The short answer is plenty! If you've been following my blogs over the past few months, you already have an overview of many of the new features, such as a new Taskbar, Jump Lists, Aero Snap, Aero Peek, Problem Steps Recorder, file system Libraries, User Account Control Settings, and enhancements to Task Manager and Resource Monitor just to name a few. At this point, Windows 7 RC is said to be feature-complete, which means that everything that was planned is now in the operating system

One of the hottest new features being introduced as an add-on with the RC version is XP Mode, which will allow you to run older apps that work fine in XP but are incompatible with 7 in a virtual environment. XP Mode is based on Microsoft's Virtual PC and runs Windows XP SP3 in a virtual machine. Keep in mind that XP Mode is available only with Professional, Ultimate, and Enterprise editions and requires that your CPU support hardware virtualization.

Other new features being introduced with the RC include BitLocker To Go, which extends the BitLocker drive encryption feature to USB removable drives. Another new security feature aimed at removable drives is actually something that Microsoft removed from the operating system -- AutoRun. When you connect a removable drive, malware will no longer be able to piggyback off of AutoRun to launch its attack.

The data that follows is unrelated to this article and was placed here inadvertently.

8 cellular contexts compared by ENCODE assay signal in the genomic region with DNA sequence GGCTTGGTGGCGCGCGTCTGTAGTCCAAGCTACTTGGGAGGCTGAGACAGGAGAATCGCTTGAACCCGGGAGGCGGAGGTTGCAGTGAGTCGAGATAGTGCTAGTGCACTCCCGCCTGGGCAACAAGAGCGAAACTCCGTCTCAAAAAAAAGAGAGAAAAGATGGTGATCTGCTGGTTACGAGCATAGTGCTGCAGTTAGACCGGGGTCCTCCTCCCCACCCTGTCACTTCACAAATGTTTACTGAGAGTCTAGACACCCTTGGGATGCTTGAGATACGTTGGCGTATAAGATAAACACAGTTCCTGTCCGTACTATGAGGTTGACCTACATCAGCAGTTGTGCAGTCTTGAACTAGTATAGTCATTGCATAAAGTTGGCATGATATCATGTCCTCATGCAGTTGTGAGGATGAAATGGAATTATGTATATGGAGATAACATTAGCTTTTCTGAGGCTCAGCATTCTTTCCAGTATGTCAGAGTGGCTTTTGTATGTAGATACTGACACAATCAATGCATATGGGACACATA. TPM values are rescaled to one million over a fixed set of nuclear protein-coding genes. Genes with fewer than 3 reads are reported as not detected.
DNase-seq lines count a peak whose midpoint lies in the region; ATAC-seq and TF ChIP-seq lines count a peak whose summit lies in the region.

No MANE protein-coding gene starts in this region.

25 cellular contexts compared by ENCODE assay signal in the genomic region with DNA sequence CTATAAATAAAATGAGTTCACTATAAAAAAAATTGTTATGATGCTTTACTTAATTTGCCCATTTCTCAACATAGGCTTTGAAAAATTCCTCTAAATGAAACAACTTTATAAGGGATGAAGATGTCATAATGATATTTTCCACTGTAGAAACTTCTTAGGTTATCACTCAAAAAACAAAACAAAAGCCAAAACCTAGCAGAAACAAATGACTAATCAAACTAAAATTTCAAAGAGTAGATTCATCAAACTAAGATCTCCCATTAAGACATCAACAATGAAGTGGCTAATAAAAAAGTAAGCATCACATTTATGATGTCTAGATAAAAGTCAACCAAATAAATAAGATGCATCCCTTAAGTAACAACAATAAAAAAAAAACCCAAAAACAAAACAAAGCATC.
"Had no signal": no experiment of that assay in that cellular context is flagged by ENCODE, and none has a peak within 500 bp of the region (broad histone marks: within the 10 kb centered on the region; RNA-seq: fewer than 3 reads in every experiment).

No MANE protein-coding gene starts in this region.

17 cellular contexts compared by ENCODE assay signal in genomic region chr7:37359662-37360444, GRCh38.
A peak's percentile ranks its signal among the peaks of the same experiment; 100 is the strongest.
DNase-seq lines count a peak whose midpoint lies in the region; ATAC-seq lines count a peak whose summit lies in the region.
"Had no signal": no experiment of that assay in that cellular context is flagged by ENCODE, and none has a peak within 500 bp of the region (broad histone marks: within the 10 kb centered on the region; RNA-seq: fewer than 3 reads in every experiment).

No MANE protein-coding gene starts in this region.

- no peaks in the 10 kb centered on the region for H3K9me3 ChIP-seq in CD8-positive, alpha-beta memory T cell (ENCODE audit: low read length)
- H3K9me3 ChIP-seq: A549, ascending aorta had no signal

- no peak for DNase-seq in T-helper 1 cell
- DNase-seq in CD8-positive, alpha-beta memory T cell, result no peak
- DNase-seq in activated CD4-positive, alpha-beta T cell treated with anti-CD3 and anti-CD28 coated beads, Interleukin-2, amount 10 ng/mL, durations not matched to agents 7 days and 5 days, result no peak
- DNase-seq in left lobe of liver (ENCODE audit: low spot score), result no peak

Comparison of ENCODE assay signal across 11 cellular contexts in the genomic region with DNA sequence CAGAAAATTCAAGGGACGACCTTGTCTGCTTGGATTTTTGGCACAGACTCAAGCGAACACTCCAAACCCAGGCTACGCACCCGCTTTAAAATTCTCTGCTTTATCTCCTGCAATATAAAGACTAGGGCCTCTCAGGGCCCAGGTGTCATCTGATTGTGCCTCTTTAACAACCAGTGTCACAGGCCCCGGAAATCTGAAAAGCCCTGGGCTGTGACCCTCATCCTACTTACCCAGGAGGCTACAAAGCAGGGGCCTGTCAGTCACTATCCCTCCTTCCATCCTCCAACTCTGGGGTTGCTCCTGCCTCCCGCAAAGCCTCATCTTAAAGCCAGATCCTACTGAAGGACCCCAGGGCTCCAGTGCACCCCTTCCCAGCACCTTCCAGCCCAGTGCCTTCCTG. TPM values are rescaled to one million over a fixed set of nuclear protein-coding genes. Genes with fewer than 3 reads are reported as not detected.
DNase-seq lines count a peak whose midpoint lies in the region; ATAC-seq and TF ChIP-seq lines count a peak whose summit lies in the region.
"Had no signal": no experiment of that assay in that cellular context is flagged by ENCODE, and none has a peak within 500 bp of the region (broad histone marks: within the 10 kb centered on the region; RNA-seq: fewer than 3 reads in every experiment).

While not as crucial as some of the other features in the operating system, you'll now find a plethora of new multimedia-based features, new sound schemes, new themes, and new desktop wallpapers, including a picture shuffle that changes your wallpaper every 30 minutes. And there's much, much more...

Where can I learn more?

Of course, I'll be covering Windows 7 RC in more detail in upcoming blogs, so you learn more right here at TechRepublic. You should also frequent Microsoft's Windows 7 page and sign up for the Windows Vista and Windows 7 Report newsletter.

What's your take?

Have you downloaded and installed Windows 7 RC? If so, what is your impression? If you haven't done so yet, are you planning on downloading and installing Windows 7 RC? As always, if you have comments or information to share, please take a moment to drop by the TechRepublic Community Forums and let us hear from you.

TechRepublic's Windows Vista and Windows 7 Report newsletter, delivered every Friday, offers tips, news, and scuttlebutt on Vista and Windows 7, including a look at new features in the latest version of the Windows OS. Automatically sign up today!

About

Greg Shultz is a freelance Technical Writer. Previously, he has worked as Documentation Specialist in the software industry, a Technical Support Specialist in educational industry, and a Technical Journalist in the computer publishing industry.

45 comments
zephs
zephs

The question I want answered, is how many computers will I be allowed to install Win7 on ? - or do I have to buy a copy for each machine i have.

Mark W. Kaelin
Mark W. Kaelin

Well, unless you buy some sort of site license, you will need a separate license for each PC just like you always do for any version of Windows. At least I have not heard any information to the contrary.

mary
mary